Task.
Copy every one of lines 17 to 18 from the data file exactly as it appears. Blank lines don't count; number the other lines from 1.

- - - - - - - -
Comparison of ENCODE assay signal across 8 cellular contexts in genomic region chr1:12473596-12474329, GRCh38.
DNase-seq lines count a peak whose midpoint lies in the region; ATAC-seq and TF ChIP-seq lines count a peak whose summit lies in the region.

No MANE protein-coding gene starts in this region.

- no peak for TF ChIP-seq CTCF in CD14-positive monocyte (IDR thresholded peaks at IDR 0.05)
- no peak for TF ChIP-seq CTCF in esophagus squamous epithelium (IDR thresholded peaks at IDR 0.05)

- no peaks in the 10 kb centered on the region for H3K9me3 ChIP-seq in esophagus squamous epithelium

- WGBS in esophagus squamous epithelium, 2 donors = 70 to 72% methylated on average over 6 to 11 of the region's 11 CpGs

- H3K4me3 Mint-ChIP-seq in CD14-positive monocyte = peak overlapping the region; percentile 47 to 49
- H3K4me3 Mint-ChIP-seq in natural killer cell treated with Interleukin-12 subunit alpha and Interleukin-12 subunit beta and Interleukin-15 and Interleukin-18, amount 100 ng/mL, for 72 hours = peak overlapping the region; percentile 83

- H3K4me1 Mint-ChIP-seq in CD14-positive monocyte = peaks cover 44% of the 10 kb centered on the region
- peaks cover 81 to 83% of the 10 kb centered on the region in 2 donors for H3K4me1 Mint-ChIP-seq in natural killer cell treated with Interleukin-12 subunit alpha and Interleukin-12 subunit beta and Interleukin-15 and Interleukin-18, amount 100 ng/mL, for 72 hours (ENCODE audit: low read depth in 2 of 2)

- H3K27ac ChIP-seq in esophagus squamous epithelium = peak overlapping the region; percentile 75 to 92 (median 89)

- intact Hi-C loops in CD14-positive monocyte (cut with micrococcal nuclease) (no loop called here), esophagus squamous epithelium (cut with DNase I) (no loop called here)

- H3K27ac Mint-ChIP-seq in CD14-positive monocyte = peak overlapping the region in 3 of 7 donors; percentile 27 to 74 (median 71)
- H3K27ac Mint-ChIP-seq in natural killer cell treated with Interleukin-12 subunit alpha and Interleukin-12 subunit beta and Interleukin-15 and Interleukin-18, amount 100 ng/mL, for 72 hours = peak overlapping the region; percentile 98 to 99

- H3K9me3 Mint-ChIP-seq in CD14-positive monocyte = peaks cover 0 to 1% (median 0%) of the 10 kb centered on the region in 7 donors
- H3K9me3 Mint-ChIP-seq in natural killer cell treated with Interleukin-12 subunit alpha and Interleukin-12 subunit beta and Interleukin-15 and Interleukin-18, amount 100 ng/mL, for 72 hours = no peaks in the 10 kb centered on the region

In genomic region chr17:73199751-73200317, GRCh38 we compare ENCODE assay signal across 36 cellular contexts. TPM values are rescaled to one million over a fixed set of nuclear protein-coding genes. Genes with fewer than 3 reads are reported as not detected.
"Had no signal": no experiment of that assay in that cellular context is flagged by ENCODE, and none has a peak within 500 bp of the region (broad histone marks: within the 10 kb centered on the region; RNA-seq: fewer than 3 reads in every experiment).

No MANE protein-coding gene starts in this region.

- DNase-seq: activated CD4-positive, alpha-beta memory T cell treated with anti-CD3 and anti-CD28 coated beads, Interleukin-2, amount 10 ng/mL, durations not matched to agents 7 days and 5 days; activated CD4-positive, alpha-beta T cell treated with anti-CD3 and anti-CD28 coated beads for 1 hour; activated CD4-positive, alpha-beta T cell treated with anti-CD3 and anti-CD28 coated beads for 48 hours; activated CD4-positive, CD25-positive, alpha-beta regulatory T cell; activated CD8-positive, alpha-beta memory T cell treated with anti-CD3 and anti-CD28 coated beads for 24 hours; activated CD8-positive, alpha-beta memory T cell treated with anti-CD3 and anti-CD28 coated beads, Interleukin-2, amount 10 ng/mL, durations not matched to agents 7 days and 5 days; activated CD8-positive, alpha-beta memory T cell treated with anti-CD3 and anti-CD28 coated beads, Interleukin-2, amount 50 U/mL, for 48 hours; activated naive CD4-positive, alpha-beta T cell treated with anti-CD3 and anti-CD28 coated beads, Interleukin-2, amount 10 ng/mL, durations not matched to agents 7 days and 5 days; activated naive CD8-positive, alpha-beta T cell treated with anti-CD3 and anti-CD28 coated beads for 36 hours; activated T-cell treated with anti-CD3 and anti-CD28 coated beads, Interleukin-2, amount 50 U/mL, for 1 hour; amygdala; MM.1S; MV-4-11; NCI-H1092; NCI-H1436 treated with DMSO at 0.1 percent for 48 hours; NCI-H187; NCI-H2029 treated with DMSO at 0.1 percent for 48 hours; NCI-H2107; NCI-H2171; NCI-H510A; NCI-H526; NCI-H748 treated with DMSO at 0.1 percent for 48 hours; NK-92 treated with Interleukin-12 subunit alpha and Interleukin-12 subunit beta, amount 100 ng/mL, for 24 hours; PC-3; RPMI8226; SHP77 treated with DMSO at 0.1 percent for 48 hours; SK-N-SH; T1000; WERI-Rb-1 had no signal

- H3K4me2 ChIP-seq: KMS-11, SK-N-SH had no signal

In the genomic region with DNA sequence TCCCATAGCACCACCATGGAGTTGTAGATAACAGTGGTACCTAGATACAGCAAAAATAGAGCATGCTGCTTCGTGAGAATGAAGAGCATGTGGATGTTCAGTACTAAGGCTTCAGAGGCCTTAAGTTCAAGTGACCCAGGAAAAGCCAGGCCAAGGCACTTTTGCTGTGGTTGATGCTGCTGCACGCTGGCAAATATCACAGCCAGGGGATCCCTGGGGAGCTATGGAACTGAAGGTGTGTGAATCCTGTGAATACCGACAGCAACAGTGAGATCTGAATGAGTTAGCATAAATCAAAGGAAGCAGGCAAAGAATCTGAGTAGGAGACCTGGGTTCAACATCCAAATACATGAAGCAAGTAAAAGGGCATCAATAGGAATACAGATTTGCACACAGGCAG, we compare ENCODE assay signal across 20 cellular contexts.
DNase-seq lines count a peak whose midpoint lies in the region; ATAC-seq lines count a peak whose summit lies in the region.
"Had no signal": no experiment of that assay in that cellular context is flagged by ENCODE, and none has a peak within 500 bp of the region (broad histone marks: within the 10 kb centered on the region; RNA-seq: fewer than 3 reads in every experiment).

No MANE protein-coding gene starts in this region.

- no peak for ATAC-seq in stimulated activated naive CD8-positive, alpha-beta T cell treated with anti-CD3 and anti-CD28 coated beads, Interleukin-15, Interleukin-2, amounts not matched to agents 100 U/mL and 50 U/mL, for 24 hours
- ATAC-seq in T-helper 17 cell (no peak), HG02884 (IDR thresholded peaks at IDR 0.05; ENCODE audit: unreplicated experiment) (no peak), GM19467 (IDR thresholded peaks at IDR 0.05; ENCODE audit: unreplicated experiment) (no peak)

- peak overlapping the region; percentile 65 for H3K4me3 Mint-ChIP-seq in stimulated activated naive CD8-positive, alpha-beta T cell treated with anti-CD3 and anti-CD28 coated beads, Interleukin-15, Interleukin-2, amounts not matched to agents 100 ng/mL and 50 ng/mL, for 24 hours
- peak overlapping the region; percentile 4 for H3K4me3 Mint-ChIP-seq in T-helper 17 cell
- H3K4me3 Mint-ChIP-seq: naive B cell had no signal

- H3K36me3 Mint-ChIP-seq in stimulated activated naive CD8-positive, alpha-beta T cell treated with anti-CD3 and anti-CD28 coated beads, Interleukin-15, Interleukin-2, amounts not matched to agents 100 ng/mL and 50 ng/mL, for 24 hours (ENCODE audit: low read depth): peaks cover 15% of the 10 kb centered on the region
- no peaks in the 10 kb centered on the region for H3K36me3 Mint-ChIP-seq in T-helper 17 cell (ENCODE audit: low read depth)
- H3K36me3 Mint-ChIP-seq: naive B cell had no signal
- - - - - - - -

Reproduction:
- H3K9me3 Mint-ChIP-seq in natural killer cell treated with Interleukin-12 subunit alpha and Interleukin-12 subunit beta and Interleukin-15 and Interleukin-18, amount 100 ng/mL, for 72 hours = no peaks in the 10 kb centered on the region

In genomic region chr17:73199751-73200317, GRCh38 we compare ENCODE assay signal across 36 cellular contexts. TPM values are rescaled to one million over a fixed set of nuclear protein-coding genes. Genes with fewer than 3 reads are reported as not detected.